Opened in 1936, Scar House is one of a string of reservoirs in Nidderdale that serve the city of Bradford, 30 miles (48km) to the south - the others include Angram, to the west, and Gouthwaite, down the valley towards Pateley Bridge. It is still possible to see evidence around the dam of the remains of the village in which the navvies who built it lived and of the ancillary buildings where they stored machinery and dressed the stone. There were some protests before the dams were built about the drowning of parts of the valley, and rumours that Nidderdale was left out of the Yorkshire Dales National Park when it was designated in 1954 because the reservoirs had blighted the landscape. Redress was made in 1994 when 603 square miles (1562 sq km) of Nidderdale became an Area of Outstanding Natural Beauty.

'Yorkshire's Little Switzerland' says the publicity for How Stean Gorge. The How Stean Beck has forced its way through the limestone here, cutting a gorge up to 80ft (25m) deep, with pools and overhangs enough to please both geologists and small children. Lichen and moss cling to the rock walls, and trees overhang it precariously. For a fee, you can enter the gorge, crossing and re-crossing by footbridges and exploring the narrow paths. The more adventurous can borrow a torch to investigate the deep Tom Taylor's Cave, said to be named after a highwayman who holed up here.

The village of Middlesmoor, visible after passing How Stean Gorge, is one of the most dramatically-sited in the area. Set high on a bluff of the hills overlooking the Nidd Valley, its 19th-century church is on the site of a building thought to have been founded by St Chad; it contains the head of a Saxon Cross. One of the most notorious of Victorian murderers, Eugene Aram, who killed his wife's lover and was hanged when the body came to light 14 years later, was married here. Following the Nidderdale Way from Lofthouse, you may well see groups donning caving gear. They are likely to be preparing to enter the Goyden Pot system, 3½ miles (5.8km) of underground caves and passages cut through the limestone by the River Nidd. An early guide book noted that 'Goyden Pot Hole is a large Rock, into which the River Nidd enters by an arch finely formed? with a lighted candle a person may walk three hundred yards into it with safety.' This procedure is not recommended today! Goyden Pot connects with Manchester Hole, a little further upstream, where the river may also disappear; the riverbed above is frequently dry.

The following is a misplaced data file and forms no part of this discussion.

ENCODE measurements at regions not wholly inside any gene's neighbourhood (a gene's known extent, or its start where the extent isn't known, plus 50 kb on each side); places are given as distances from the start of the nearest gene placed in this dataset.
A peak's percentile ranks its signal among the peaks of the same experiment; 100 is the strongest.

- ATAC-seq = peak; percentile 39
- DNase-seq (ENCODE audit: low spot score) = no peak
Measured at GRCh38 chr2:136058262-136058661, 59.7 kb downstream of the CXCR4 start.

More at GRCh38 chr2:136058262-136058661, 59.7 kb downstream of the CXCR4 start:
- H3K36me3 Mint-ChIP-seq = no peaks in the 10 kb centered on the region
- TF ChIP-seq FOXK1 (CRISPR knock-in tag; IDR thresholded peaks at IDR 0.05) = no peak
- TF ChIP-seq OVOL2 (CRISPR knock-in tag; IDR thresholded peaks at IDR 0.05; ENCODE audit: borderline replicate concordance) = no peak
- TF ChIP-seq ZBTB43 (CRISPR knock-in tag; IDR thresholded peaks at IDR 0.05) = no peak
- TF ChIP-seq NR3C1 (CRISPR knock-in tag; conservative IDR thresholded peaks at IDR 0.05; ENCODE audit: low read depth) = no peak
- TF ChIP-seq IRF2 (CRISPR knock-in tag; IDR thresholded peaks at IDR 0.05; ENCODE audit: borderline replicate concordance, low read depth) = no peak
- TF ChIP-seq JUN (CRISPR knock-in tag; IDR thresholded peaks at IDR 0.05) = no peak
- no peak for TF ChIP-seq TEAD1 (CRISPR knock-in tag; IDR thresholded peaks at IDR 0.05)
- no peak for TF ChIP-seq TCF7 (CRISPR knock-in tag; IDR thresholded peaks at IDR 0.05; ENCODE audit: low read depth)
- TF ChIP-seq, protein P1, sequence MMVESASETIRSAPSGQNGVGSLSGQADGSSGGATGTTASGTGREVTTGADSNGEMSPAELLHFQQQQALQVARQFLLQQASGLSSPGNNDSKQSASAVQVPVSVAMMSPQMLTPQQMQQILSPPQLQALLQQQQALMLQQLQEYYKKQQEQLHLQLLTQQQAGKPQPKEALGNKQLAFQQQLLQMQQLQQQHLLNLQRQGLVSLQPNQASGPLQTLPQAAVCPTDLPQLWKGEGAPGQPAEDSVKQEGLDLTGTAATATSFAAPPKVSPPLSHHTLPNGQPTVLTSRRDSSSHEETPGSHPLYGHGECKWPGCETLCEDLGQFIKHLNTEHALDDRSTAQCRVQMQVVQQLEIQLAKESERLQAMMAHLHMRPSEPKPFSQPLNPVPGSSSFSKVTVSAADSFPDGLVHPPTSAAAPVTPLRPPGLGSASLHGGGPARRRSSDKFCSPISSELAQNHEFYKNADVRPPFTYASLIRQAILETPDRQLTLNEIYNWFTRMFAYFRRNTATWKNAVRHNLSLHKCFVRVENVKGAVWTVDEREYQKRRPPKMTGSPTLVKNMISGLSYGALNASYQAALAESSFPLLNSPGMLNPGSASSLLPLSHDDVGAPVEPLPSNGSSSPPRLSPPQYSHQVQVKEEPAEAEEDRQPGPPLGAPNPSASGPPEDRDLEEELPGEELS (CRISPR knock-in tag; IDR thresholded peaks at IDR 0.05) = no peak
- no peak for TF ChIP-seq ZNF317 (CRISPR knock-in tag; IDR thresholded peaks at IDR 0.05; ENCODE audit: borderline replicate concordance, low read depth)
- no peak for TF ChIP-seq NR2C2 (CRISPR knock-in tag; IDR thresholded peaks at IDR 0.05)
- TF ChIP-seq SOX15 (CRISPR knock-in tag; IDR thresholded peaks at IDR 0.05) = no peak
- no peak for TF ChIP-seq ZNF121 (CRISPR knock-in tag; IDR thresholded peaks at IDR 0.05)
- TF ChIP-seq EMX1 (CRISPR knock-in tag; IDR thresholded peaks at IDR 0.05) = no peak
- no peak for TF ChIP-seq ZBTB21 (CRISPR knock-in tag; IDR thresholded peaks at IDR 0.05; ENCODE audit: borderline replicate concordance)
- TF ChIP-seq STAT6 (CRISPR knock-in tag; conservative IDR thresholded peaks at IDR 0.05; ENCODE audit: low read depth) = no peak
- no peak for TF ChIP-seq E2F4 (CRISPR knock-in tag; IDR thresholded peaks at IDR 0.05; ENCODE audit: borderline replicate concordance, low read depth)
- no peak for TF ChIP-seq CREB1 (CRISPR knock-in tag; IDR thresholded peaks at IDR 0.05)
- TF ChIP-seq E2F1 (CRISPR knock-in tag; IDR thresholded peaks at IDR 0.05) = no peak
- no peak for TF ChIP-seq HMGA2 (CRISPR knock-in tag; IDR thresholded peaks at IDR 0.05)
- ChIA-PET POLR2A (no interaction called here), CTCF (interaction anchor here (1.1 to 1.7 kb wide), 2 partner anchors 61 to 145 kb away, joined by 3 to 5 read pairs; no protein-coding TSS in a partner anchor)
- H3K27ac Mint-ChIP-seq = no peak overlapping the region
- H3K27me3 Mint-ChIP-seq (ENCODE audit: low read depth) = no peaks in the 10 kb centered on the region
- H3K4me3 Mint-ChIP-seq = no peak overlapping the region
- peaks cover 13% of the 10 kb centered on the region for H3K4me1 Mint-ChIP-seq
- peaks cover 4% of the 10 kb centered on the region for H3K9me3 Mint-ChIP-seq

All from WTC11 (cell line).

Where to eat and drink

The Crown Hotel in Lofthouse does substantial bar meals at lunchtime and in the evenings, and serves good Yorkshire beer. The How Stean Gorge café has a very good local reputation and an extensive menu; the raspberry pavlova is a special favourite!

What to look for

The red kite, once a familiar sight all over England, was hunted almost to extinction in the 19th century. It has now been reintroduced in Yorkshire, and the birds have been seen over-wintering in Upper Nidderdale. They have flown in from their nesting sites on the Harewood Estate, near Leeds, or from Scotland. Their long, angled wings and translucent forked tails make them distinctive. Mature birds have rusty-red plumage, with white feathers around the head.

While you're there

Nidderdale is highly regarded for its fishing. If you want to fish in Scar House reservoir - mainly for trout and grayling - you can obtain a ticket from the post offices in Lofthouse or Pateley Bridge.